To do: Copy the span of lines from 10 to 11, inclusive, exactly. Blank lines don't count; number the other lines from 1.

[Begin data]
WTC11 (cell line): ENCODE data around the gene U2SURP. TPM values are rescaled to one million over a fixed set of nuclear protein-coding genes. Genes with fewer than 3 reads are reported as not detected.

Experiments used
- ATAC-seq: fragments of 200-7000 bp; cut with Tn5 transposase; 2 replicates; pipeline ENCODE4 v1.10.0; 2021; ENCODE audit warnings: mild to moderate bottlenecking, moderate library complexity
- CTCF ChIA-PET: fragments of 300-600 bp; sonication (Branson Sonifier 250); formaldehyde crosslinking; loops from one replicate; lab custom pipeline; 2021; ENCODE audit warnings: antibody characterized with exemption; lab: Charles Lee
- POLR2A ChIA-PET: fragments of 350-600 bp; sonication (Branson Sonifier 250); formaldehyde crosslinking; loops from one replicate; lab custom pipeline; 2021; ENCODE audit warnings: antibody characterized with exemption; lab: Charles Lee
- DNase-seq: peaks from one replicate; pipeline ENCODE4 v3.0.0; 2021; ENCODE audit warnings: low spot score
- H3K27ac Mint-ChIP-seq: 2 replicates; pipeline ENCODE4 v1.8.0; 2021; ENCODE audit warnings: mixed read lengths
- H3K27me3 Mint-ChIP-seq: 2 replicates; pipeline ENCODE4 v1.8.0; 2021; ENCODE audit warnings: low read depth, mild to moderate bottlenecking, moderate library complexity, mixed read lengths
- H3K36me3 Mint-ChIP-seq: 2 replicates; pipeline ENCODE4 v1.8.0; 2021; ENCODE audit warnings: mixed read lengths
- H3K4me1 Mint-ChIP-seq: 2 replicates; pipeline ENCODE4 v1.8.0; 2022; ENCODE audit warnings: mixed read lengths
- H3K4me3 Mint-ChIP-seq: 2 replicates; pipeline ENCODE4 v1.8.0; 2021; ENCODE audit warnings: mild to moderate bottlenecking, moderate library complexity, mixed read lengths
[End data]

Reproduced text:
- H3K4me1 Mint-ChIP-seq: 2 replicates; pipeline ENCODE4 v1.8.0; 2022; ENCODE audit warnings: mixed read lengths
- H3K4me3 Mint-ChIP-seq: 2 replicates; pipeline ENCODE4 v1.8.0; 2021; ENCODE audit warnings: mild to moderate bottlenecking, moderate library complexity, mixed read lengths